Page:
The Abbé Loisy had already come into some prominence as a man of extreme views on scriptural subjects; he became one of the leaders of this new movement, and, therefore, we must devote a little more attention to him. He began his career as a professor in the Catholic Institute of Paris. He was a man of brilliant abilities and of great learning; but, after a brief tenure of his chair, he had to be dismissed on account of his liberalising tendencies by the Rector of the Institute, the late Mgr. d'Hulst. At that time, however, he was not formally condemned. He became chaplain to the Dominican Convent of Neuilly, near Paris, but unhappily, while residing there, he began to publish under assumed names papers and articles, many of which were in distinct opposition to Catholic teaching. Such furtive methods of propagating their views have unfortunately become characteristic of the leaders of Modernism. Loisy seems to have set the example. From his retirement as chaplain, he presently emerged as professor again, this time in a Government post, in a lay school of higher studies in Paris. There, under Government patronage, he became bolder, and published what is perhaps his best-known work, The Gospel and the Church. That book was a reply to a work by the German Lutheran professor, Harnack, entitled The Essence of Christianity. Loisy's book was ostensibly a defence of the Church. But its main thesis was "The necessity of the adaptation of the Gospel to the changing needs of humanity." And the adaptation advocated by Loisy was of such a radical kind that this book and similar publications led to his condemnation, and, on his refusal to retract, to his excommunication in 1908. We have mentioned Blondel, Laberthonnière, Hébert, and Loisy. To these may be added Leroy, another French lay professor, whose book, Dogma and Criticism, reversed all accepted notions of what dogma means, and the Abbé Houtin, who, in the Crisis of the Clergy, published a violent attack upon the Church. Observe the rate at which Modernism was travelling. At first it began with an attack on the scholastic system; in a few years' time it developed into an attack upon the Church itself. However, the views thus advocated began to spread among some of the younger and more adventurous spirits in the ranks of the French clergy. From France they passed, chiefly through the writings of Loisy, into Germany and Italy. In Germany, the names of Schell and Schnitzer were associated with the movement, and, in Italy, those of Romolo Murri, the priest-agitator, and of Fogazzaro, the well-known author of Il Santo. England did not escape the invasion of the new errors, as the Autobiography and Life of Father Tyrrell sufficiently proves, and in the year 1900 a joint pastoral of the English Bishops warned English Catholics against them. It might have given pause to those Catholics who affected Modernist views if they had taken note of the kind of persons who claimed fellowship with them. To confine ourselves to France, the cradle of the movement, there were first the Sabatiers, the younger of whom, Paul, lectured on Modernism here in London at the Passmore Settlement in 1908, and was dubbed in France the Pope of Modernism; but the Sabatiers were Protestant divines of what we should call in England "broad-Church" views. Another ally of the Modernists was the well-known Professor of the College of France, Henri Bergson, but Bergson is a professed free-thinker. And yet another patron of the movement was Solomon Reinach, the distinguished archaeologist and art critic and litterateur, but a Jew.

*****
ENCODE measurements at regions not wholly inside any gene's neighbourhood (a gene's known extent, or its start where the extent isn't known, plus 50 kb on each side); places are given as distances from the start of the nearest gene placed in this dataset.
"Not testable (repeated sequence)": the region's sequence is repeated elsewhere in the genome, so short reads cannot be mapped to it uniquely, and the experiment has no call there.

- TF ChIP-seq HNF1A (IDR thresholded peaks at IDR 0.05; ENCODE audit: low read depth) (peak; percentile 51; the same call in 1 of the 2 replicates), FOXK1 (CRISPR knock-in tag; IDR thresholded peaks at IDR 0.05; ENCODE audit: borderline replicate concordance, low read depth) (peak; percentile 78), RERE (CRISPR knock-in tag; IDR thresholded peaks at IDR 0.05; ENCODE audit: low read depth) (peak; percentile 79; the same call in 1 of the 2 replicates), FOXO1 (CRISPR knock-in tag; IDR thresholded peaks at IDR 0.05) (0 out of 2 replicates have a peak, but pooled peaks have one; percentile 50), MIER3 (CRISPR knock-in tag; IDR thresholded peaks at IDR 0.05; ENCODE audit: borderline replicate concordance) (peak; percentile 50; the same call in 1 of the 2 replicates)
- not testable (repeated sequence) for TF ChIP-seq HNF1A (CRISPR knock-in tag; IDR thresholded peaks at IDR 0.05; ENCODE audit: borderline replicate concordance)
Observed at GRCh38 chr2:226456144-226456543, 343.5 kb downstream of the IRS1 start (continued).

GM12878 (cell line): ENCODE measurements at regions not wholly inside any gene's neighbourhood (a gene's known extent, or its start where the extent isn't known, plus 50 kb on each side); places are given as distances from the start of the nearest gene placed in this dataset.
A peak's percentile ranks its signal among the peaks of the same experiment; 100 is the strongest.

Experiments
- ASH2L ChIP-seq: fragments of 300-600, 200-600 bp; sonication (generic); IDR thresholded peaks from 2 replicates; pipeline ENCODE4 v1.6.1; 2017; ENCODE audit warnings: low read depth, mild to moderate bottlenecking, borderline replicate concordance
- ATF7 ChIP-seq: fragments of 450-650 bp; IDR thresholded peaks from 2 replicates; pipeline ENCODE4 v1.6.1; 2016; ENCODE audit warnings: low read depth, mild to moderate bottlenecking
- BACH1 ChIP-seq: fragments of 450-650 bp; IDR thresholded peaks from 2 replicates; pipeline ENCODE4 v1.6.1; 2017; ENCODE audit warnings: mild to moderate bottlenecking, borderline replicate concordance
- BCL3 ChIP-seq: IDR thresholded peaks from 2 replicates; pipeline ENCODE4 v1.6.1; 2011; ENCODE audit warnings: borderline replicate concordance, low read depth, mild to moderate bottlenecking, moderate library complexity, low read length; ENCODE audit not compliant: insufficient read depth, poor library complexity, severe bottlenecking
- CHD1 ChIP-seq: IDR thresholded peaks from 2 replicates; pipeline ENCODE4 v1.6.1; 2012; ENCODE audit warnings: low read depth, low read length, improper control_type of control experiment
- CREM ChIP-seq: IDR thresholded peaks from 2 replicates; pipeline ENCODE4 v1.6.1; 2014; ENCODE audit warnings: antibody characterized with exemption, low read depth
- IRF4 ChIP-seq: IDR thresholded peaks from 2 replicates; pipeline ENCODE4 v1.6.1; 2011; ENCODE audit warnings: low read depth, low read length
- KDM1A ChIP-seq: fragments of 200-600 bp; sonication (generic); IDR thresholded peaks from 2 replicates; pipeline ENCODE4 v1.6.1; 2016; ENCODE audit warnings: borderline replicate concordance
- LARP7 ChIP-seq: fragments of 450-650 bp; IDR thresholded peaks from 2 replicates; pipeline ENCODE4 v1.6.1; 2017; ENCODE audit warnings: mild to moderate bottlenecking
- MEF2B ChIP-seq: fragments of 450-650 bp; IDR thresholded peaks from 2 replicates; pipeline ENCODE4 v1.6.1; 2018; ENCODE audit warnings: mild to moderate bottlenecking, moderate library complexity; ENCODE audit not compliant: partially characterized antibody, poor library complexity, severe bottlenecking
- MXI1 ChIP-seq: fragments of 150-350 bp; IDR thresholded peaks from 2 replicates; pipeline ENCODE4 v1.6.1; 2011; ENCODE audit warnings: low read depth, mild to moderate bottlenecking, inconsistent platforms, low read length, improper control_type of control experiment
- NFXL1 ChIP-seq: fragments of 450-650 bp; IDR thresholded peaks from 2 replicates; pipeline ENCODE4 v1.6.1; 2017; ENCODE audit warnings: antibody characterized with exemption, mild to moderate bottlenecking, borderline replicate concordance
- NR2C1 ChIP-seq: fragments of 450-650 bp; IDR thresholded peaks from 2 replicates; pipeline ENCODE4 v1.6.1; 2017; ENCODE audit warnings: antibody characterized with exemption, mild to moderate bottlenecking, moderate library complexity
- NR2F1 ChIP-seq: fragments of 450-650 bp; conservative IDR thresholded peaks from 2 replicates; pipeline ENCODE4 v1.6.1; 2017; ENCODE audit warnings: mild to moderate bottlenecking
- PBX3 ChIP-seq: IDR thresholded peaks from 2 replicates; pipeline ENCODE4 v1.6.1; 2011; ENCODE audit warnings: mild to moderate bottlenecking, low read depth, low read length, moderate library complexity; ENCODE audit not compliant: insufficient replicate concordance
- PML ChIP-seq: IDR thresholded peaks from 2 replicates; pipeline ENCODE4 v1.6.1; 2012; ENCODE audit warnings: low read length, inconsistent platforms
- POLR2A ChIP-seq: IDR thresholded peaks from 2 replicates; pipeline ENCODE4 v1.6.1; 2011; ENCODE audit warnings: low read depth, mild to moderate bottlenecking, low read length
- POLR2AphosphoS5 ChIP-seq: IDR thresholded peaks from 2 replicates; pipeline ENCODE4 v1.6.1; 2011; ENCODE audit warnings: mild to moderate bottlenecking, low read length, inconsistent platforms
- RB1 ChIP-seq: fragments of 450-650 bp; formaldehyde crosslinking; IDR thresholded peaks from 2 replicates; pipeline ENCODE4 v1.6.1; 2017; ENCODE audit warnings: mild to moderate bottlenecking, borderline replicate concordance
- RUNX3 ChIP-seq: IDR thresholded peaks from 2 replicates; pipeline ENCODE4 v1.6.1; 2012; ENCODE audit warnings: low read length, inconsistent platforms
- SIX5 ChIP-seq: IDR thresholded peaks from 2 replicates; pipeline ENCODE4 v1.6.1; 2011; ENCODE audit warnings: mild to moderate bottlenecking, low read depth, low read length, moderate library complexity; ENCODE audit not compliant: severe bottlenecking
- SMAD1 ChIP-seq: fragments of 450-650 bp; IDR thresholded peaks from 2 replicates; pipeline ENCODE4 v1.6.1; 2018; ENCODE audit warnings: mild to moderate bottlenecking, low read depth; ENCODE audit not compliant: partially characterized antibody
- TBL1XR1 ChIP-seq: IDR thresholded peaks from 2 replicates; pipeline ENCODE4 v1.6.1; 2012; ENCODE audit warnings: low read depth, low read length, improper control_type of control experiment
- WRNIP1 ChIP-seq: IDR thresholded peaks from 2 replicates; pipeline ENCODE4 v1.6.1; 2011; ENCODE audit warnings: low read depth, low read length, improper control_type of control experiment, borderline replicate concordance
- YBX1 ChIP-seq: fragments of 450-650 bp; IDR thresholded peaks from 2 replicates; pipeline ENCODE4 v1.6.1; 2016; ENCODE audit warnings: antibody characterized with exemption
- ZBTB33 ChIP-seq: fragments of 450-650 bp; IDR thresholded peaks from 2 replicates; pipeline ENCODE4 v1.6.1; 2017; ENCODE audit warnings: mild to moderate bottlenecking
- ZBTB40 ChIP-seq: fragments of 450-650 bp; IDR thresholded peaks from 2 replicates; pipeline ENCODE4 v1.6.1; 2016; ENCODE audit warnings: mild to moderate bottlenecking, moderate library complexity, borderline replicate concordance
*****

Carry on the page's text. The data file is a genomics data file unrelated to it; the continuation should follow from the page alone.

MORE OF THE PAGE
So much with reference to the leaders. Now to come to the rank and file. What the number of the adherents of Modernism may have been at any given time is difficult to estimate. It was undoubtedly large at one period, especially in France and Italy. In 1909, a French writer went so far as to say that the number of Modernists amongst the French clergy alone might be computed as at least fifteen thousand. This was a gross exaggeration, a libel on the French clergy as a body. It was promptly contradicted by one who was perhaps the best authority on the subject - the Abbé Loisy himself. Loisy said that he would not put the number at fifteen hundred, and he added that, in his opinion, Modernism had for the moment sustained a complete rout. That was true of the movement considered as a public agitation carried on openly and without concealment in the Church. And what brought about the rout was the energetic action taken by Pope Pius X. In July, 1907, he published a syllabus - Lamentabili - in which he condemned sixty-five of the most distinctive doctrines of Modernism. They were extracted chiefly from Loisy's writings. Later, on September 8th of the same year, he published his famous encyclical Pascendi, in which he condemned the whole system of Modernism, root and branch.